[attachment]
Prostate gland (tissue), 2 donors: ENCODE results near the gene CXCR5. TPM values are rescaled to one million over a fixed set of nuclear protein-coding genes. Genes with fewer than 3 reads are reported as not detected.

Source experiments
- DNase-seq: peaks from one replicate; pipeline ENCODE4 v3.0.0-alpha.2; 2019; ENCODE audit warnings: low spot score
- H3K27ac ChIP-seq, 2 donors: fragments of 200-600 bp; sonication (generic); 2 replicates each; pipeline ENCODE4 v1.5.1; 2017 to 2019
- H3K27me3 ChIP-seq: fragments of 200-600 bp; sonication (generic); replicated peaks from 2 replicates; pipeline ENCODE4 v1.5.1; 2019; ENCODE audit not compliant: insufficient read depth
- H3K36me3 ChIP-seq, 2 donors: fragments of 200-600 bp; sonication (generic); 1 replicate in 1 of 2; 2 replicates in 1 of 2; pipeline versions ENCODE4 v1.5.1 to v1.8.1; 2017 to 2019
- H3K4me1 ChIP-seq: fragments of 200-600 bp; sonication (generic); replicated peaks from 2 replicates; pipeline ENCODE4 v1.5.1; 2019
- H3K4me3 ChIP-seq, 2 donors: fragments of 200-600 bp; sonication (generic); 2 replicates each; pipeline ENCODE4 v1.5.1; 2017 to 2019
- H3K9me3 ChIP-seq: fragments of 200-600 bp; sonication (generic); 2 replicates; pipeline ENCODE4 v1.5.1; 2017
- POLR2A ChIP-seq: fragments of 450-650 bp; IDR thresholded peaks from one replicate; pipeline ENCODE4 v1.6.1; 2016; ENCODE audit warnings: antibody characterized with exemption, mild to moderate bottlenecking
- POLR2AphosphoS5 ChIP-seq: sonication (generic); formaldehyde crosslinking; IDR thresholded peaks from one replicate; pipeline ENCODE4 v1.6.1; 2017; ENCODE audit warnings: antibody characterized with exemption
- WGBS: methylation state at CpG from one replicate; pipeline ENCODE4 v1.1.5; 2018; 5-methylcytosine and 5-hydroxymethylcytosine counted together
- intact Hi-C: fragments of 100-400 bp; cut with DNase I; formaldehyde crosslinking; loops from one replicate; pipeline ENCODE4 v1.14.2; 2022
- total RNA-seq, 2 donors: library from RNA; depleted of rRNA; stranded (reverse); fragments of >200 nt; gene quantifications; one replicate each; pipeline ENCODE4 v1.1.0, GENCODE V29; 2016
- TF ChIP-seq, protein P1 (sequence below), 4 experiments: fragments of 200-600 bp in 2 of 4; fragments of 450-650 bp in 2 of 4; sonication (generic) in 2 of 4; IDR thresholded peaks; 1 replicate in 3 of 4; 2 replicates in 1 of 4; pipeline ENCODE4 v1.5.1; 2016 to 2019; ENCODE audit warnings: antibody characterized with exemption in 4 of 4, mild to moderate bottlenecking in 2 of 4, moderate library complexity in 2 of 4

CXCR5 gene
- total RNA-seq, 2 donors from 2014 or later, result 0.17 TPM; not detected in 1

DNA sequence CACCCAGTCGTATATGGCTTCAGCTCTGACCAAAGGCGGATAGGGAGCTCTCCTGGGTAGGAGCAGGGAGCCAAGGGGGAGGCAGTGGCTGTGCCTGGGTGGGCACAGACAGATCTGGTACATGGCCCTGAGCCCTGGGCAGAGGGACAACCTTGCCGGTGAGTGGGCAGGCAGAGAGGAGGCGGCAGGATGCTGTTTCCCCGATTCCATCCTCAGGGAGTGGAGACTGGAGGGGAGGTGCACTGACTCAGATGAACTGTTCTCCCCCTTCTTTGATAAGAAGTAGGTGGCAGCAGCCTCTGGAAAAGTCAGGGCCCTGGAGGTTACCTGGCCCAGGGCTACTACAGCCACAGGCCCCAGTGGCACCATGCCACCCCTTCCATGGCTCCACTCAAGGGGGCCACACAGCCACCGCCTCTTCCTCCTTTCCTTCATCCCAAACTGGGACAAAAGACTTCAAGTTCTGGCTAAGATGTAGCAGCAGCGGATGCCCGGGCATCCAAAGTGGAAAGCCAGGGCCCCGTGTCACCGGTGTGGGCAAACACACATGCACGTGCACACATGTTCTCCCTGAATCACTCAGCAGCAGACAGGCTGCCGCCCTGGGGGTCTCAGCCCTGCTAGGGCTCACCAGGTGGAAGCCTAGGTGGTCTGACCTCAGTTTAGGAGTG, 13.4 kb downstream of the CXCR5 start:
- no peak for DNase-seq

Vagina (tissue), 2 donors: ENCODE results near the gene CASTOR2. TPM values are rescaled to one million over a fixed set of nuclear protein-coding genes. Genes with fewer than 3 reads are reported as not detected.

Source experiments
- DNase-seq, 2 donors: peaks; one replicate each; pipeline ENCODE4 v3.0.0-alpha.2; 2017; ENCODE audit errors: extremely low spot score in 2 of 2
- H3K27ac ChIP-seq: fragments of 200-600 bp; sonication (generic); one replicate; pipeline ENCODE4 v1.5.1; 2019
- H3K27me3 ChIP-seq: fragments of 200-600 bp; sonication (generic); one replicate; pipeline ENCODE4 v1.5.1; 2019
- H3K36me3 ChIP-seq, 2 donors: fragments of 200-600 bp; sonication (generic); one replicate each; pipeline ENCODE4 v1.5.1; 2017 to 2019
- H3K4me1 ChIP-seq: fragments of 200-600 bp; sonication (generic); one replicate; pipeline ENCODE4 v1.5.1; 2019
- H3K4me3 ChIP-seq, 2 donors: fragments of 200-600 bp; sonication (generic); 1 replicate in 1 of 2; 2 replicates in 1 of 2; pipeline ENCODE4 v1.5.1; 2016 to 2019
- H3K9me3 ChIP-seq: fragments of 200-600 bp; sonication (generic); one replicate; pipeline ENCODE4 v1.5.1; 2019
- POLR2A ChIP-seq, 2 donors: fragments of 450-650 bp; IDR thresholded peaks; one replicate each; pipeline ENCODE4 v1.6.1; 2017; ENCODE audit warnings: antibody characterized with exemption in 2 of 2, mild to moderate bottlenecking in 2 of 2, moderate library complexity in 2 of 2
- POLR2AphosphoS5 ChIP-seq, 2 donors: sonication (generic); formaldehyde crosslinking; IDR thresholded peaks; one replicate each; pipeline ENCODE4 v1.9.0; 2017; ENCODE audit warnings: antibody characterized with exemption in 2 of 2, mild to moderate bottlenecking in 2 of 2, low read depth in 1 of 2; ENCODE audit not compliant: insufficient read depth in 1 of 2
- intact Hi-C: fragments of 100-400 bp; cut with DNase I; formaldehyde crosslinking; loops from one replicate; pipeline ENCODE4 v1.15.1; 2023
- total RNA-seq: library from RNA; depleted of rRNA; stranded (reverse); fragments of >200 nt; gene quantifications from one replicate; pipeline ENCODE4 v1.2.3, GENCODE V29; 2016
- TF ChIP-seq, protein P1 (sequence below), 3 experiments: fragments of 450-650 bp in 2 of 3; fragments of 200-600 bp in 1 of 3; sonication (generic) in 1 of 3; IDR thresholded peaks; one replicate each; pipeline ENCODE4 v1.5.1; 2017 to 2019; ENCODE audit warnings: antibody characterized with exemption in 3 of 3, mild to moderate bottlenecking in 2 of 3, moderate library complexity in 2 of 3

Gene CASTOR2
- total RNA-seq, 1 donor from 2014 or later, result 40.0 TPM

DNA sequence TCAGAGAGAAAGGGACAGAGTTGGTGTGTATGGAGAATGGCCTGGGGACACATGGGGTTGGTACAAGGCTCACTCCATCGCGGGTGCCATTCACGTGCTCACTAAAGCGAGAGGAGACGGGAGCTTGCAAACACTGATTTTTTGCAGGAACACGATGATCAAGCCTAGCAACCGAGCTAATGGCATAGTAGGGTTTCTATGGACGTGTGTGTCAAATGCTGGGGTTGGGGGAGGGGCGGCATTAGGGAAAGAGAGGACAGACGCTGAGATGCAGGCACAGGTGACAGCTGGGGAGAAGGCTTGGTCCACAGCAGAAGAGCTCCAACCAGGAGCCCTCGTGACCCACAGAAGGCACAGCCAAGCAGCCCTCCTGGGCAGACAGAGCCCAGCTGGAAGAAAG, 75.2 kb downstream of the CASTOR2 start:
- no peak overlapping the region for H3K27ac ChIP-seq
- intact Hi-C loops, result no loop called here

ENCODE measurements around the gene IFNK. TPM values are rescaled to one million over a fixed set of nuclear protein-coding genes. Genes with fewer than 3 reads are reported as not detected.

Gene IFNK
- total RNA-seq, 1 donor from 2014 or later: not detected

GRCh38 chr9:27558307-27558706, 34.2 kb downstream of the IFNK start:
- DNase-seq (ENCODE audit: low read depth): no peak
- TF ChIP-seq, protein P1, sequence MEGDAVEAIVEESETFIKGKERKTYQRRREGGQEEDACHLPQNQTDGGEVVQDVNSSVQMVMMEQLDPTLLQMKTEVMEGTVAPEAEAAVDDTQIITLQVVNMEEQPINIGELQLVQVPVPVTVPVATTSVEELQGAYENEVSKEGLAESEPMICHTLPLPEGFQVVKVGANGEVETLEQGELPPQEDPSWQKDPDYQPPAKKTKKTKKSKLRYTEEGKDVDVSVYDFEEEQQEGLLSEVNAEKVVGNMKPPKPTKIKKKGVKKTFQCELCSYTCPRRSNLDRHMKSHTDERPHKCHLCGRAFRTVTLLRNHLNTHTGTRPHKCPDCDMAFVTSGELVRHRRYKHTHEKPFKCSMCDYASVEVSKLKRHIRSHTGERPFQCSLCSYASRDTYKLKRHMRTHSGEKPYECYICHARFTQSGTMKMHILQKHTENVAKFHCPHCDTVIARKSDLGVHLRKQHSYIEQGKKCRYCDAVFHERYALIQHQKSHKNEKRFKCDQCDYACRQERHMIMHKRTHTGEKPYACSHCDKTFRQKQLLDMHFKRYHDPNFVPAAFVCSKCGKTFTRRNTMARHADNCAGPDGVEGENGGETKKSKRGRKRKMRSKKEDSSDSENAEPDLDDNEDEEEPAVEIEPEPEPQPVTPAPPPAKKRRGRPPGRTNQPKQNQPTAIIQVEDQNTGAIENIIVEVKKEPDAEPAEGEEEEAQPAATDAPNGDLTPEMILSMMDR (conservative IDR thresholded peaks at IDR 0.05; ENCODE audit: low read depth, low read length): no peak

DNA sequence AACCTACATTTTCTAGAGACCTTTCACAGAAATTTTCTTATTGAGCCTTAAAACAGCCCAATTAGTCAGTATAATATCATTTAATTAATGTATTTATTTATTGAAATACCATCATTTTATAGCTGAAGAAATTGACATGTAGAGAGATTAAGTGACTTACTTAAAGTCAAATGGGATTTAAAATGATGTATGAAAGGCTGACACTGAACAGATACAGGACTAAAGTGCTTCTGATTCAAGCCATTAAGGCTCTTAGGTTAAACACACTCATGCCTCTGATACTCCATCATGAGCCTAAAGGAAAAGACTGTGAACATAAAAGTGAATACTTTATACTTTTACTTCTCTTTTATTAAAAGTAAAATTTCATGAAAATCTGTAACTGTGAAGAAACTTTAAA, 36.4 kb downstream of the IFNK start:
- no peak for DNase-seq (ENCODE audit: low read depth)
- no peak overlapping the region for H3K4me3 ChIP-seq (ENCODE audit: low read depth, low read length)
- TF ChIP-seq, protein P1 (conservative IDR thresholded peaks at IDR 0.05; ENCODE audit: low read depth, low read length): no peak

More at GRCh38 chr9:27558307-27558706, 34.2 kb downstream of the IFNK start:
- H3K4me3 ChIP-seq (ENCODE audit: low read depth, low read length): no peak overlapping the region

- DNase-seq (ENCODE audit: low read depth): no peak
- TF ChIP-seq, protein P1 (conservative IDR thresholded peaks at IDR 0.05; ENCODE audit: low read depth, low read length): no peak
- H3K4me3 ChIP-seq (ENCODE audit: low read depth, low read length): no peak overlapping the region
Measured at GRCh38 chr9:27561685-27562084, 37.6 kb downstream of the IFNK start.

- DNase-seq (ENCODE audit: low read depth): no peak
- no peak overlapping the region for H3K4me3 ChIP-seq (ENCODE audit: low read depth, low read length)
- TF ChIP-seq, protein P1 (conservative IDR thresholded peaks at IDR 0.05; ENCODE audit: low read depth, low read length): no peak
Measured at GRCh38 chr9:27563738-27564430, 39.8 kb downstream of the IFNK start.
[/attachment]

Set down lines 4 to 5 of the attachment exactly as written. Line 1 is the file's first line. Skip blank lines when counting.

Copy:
- H3K27ac ChIP-seq, 2 donors: fragments of 200-600 bp; sonication (generic); 2 replicates each; pipeline ENCODE4 v1.5.1; 2017 to 2019
- H3K27me3 ChIP-seq: fragments of 200-600 bp; sonication (generic); replicated peaks from 2 replicates; pipeline ENCODE4 v1.5.1; 2019; ENCODE audit not compliant: insufficient read depth